Much of “Nobody’s Normal” focuses on the difficulty and hypocrisy involved in sorting people into hospitals, sanitoriums, and prisons. Prior to the advent of methods for diagnosing mental wounds, a mind in need of rest could realize that goal only by manifesting physical incapacity – disease or disability. This put many of the mentally ill into hospitals – unless they were slaves, in which case they were considered “malingerers.” As psychiatrists noticed the similarities in presentation among their patients and combat veterans, 20th century military planners concerned with maximizing combat readiness commissioned clinicians to help rehabilitate those suffering from mental wounds – until war ended and the long-term costs of rehabilitation became evident. Hoping in WWII to select only the mentally resilient, the armed forces developing a rating system that was extended in the field for rehabilitation. After the war this ranking system became the foundation of the DSM. Despite this, civilian clinicians ignored the insights of military psychology during the Vietnam War. This was unfortunate, because the inability to predict resilience under combat might have helped to soften the diagnostic certainty that bedeviled “schizogenic mothers,” children whose impatience in the classroom was controlled with Ritalin, and adults whose warring hemispheres (or so the theory went) were separated with an ice pick.
From this history, Grinker reaches the beneficial conclusion that both the clinical categorization of behavior and treatment of disability are driven by economic and institutional concerns that have little to do with the functional potential of the individual mind. He classifies these social biases as “stigma.” Having identified them, Grinker turns to the heartening work of documenting how a focus on functional potential benefits both the individual and society.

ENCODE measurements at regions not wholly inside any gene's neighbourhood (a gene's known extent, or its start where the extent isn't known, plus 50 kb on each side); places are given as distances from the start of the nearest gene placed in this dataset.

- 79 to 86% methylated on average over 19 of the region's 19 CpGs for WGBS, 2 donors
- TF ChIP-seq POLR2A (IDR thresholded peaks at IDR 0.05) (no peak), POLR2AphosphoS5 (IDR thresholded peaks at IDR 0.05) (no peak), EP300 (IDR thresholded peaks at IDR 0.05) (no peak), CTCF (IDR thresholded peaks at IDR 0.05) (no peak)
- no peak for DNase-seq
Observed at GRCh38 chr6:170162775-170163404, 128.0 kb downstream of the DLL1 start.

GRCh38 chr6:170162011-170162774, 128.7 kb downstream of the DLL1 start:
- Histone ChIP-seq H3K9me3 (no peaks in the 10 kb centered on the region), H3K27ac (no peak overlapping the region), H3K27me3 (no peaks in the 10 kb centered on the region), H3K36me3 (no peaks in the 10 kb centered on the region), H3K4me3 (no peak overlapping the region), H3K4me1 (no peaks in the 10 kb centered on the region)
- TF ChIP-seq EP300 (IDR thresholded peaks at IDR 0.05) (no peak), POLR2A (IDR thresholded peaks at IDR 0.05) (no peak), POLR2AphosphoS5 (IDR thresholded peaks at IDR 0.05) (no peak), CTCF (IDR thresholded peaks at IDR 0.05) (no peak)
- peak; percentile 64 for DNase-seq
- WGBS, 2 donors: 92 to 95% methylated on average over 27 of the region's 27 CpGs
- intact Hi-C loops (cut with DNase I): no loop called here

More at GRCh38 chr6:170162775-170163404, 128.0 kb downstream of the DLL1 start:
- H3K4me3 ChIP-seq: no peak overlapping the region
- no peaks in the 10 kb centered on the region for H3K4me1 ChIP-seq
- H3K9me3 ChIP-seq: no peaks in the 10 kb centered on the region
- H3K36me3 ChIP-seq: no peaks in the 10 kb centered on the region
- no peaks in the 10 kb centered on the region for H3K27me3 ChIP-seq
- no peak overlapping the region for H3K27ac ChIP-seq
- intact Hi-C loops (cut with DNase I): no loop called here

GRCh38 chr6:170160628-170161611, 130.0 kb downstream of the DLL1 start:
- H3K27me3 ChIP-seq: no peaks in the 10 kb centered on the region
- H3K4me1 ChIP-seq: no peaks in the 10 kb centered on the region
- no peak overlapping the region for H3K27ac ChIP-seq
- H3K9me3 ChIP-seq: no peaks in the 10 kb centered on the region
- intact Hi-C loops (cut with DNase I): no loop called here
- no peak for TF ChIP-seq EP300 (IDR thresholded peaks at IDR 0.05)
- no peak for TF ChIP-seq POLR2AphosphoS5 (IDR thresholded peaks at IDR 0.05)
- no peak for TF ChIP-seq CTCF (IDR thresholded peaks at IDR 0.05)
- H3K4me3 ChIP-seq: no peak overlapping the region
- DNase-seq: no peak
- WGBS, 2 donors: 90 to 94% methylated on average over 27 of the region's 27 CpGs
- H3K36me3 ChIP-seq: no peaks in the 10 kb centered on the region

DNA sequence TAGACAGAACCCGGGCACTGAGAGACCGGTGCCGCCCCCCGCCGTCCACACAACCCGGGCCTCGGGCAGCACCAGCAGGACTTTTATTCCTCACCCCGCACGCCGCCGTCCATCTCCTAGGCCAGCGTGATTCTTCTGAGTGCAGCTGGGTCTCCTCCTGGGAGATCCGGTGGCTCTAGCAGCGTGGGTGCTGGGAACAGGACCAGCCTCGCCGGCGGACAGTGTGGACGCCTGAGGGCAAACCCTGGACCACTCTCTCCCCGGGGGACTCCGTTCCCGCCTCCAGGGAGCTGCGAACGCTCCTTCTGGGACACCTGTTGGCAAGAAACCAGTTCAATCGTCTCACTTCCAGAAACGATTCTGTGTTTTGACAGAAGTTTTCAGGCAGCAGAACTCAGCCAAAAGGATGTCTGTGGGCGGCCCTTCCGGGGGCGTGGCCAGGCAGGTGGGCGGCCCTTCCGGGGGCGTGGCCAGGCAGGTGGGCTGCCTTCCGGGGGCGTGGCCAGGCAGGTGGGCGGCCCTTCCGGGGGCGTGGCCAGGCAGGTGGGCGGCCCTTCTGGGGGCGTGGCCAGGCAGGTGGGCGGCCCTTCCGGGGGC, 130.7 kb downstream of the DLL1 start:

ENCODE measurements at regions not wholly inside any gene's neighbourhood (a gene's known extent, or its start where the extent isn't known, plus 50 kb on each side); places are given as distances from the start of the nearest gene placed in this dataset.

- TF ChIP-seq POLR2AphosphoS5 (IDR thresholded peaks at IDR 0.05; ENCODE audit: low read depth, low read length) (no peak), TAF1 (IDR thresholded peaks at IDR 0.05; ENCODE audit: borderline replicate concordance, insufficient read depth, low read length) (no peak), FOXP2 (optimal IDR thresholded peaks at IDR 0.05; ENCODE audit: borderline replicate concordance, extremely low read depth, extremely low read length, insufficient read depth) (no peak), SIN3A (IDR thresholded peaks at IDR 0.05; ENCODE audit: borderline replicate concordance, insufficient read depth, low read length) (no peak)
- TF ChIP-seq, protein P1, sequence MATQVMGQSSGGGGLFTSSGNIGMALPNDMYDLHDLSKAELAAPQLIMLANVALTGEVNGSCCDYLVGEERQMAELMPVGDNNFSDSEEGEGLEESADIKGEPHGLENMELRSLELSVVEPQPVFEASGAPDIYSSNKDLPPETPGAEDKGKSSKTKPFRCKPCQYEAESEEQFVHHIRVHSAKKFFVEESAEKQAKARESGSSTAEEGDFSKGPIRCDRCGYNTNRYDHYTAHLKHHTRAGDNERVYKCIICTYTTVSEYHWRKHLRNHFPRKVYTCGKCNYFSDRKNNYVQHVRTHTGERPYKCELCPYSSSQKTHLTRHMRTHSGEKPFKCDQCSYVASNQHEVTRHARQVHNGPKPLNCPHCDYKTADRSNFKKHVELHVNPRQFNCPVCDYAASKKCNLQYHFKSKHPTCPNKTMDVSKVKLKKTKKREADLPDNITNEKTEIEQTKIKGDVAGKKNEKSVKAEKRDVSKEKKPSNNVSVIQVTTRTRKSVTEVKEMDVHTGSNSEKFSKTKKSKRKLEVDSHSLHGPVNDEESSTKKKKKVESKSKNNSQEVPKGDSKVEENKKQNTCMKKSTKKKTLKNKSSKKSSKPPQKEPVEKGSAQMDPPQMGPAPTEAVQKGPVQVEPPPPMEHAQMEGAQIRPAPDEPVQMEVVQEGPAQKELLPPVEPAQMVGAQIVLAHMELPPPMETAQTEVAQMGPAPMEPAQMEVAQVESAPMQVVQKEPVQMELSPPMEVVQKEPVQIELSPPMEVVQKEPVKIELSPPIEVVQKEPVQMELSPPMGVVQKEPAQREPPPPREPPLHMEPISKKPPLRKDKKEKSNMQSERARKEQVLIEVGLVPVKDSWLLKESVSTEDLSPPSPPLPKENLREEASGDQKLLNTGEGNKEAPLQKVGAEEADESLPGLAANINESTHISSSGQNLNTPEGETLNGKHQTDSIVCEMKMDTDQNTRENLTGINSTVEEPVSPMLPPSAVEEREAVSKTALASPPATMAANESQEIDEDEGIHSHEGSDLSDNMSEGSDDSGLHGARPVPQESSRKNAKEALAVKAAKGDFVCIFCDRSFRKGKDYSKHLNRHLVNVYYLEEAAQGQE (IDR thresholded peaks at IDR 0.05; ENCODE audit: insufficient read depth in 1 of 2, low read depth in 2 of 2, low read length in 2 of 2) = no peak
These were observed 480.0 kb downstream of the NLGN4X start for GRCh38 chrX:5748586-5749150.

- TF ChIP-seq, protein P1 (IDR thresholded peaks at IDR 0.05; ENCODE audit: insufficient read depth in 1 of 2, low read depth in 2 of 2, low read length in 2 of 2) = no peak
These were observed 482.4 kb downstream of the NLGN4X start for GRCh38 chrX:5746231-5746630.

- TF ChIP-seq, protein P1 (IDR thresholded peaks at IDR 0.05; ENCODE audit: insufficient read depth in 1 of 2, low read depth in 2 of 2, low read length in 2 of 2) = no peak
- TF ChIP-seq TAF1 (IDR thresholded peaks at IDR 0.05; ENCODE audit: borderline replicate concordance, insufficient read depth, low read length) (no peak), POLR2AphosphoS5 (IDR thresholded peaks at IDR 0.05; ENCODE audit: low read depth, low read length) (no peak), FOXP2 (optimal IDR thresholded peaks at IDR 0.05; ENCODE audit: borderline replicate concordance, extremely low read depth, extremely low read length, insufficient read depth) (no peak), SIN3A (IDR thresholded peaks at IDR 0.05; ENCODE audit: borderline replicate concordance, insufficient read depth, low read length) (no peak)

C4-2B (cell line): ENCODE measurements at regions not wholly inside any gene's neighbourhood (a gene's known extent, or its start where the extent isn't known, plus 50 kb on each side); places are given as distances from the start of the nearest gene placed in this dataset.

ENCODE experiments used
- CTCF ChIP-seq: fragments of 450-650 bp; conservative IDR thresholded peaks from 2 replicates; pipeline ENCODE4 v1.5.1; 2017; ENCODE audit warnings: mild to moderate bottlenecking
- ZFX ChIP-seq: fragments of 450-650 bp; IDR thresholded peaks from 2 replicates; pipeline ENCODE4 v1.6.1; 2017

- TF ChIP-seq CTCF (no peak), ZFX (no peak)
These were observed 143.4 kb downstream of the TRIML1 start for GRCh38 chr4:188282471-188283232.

The concluding chapters of “Nobody’s Normal” build the case that destigmatizing social awkwardness and treatment creates new social opportunities. Even so little as conveying intelligence as an evolved trait, rather than a congenital one, liberates students to greater achievement. Concerning treatment, Grinker promotes electroshock therapy, which he argues has evolved beyond the crude forms that traumatized viewers of “One Flew Over the Cuckoo’s Nest.” And he conveys the benefits of cultivating work for those whose expectations have been humbled by social rejection. In the case of autism, the high-tech and financial industries now curate positions for this population, valued for their powers of concentration – and emotional immunities that mitigate against burnout.
My critique of Grinker’s program is muted. I agree whole-heartedly with the proposition that sufferers of mental disease should be encouraged to believe in their natural healing powers. Indeed, as a hypnotherapist, my professional obligation is to protect the subconscious from attack under the prevailing science that holds a cry for relief as justification for chemical assault. As a mystic, however, I am concerned that Grinker does not appreciate the spiritual consequences of electroshock therapy – consequences hinted at by the side effect of memory loss. Grinker’s enthusiasm for the tech industry might also be more muted if he – as I have – witnessed his highly functional children squeezed out of creative opportunities because they enjoy collaboration. I am concerned that the logic of the industry, in cultivated the autistic, may be exploitative, rather than enlightened.
Finally, Grinker’s ambition for social accommodation – while economically feasible through whole-sale reallocation of military expenditures as evidence in Costa Rica – is a crushing burden for families currently living at the low end of America’s income scale. His failure to elaborate those realities is a gaping omission.
These criticisms should not detract from the excellence of Grinker’s examination of the history of stigma that prevents many sufferers from finding productive treatment. This book should be read by all mental wellness professionals.